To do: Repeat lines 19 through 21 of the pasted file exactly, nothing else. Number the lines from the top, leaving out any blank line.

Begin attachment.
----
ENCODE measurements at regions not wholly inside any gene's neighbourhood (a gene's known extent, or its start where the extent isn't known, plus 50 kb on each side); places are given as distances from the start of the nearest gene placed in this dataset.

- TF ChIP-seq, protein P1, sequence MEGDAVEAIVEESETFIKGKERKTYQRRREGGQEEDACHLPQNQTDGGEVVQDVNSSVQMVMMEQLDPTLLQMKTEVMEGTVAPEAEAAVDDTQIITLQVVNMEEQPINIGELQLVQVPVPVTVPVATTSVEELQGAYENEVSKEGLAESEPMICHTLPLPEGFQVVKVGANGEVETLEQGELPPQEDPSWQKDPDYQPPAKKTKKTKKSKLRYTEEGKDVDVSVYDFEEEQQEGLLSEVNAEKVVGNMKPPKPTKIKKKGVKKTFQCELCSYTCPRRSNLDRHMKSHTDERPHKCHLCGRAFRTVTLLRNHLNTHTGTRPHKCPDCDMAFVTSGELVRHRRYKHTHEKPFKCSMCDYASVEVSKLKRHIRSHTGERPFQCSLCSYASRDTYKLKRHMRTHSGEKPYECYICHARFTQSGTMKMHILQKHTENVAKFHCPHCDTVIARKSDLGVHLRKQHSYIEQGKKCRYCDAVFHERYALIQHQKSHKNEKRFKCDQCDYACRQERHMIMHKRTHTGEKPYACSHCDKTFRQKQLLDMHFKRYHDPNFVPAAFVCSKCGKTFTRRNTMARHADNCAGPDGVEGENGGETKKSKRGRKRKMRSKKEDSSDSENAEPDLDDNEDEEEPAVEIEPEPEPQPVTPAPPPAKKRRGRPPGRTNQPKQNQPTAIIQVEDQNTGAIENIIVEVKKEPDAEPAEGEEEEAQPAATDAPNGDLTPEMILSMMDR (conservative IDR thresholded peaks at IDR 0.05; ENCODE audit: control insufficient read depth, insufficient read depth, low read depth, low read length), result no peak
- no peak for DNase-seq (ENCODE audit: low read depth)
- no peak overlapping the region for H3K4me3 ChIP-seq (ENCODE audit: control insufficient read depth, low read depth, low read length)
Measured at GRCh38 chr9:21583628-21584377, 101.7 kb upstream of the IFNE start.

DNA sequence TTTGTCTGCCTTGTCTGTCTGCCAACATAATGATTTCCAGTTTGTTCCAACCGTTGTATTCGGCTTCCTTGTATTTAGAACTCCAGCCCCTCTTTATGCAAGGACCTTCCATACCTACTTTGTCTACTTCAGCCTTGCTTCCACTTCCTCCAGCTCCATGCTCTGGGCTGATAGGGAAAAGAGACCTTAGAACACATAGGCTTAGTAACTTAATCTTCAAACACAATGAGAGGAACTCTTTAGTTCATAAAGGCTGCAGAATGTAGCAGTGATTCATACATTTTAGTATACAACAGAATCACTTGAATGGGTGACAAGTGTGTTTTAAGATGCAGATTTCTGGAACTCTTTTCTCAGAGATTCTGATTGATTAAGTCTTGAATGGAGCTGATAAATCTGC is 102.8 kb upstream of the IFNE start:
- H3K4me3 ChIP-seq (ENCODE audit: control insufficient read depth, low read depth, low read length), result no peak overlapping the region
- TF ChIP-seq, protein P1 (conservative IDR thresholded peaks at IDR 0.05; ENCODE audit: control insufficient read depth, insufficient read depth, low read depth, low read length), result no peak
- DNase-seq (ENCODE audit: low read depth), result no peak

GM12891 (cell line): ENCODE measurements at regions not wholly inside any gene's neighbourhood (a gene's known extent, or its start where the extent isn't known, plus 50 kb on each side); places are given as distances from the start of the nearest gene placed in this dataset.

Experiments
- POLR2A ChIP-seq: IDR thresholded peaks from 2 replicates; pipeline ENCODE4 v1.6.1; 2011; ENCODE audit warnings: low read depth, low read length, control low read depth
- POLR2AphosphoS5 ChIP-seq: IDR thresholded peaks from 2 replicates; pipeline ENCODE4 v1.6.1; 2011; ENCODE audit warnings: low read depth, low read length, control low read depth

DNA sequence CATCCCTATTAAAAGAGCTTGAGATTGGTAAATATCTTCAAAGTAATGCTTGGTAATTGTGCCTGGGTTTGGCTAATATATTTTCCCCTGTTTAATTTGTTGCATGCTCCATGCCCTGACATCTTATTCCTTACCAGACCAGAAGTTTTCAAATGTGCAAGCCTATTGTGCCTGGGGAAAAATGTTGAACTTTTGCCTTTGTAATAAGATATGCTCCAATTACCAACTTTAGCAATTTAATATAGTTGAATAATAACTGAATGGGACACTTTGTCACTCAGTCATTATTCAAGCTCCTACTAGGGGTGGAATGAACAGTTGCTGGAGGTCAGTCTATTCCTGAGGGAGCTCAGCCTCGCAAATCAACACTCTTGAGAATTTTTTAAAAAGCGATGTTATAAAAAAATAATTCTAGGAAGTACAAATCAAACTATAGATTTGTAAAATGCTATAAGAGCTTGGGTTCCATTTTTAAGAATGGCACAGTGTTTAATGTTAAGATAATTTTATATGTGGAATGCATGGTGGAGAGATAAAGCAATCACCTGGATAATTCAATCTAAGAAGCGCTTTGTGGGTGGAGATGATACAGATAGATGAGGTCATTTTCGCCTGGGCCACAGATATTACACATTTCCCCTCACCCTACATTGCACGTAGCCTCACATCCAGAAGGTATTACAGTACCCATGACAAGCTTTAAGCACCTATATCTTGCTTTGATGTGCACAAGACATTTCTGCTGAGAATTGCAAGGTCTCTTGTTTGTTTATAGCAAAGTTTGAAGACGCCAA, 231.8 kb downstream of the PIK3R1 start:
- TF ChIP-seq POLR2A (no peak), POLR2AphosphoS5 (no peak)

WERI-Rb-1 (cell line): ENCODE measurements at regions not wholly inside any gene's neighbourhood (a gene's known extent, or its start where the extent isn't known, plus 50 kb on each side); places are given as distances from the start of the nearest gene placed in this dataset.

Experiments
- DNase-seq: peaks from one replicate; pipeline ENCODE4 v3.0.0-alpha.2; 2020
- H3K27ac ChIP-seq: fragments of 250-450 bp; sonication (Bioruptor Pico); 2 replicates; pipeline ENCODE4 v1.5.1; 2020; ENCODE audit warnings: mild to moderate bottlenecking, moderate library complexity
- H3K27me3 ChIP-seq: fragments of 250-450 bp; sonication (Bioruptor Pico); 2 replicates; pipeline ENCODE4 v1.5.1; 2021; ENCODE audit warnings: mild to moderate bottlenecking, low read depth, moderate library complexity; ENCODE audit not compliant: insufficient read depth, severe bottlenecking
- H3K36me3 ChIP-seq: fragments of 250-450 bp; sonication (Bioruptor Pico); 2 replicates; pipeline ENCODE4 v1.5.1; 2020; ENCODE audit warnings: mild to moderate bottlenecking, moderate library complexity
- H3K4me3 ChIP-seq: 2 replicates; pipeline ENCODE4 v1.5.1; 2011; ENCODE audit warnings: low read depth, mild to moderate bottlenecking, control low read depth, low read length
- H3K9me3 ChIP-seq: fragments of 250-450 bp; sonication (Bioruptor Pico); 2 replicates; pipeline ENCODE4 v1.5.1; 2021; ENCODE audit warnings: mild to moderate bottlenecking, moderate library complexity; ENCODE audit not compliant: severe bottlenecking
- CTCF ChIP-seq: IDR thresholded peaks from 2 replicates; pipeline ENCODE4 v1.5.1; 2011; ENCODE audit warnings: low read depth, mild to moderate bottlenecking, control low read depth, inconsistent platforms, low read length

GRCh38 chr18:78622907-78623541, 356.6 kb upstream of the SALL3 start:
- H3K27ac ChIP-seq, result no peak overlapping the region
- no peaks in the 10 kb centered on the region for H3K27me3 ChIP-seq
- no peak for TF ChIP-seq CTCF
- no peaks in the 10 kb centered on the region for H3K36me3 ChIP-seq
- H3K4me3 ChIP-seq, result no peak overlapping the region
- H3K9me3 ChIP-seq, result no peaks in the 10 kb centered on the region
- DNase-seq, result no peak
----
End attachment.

- H3K27ac ChIP-seq: fragments of 250-450 bp; sonication (Bioruptor Pico); 2 replicates; pipeline ENCODE4 v1.5.1; 2020; ENCODE audit warnings: mild to moderate bottlenecking, moderate library complexity
- H3K27me3 ChIP-seq: fragments of 250-450 bp; sonication (Bioruptor Pico); 2 replicates; pipeline ENCODE4 v1.5.1; 2021; ENCODE audit warnings: mild to moderate bottlenecking, low read depth, moderate library complexity; ENCODE audit not compliant: insufficient read depth, severe bottlenecking
- H3K36me3 ChIP-seq: fragments of 250-450 bp; sonication (Bioruptor Pico); 2 replicates; pipeline ENCODE4 v1.5.1; 2020; ENCODE audit warnings: mild to moderate bottlenecking, moderate library complexity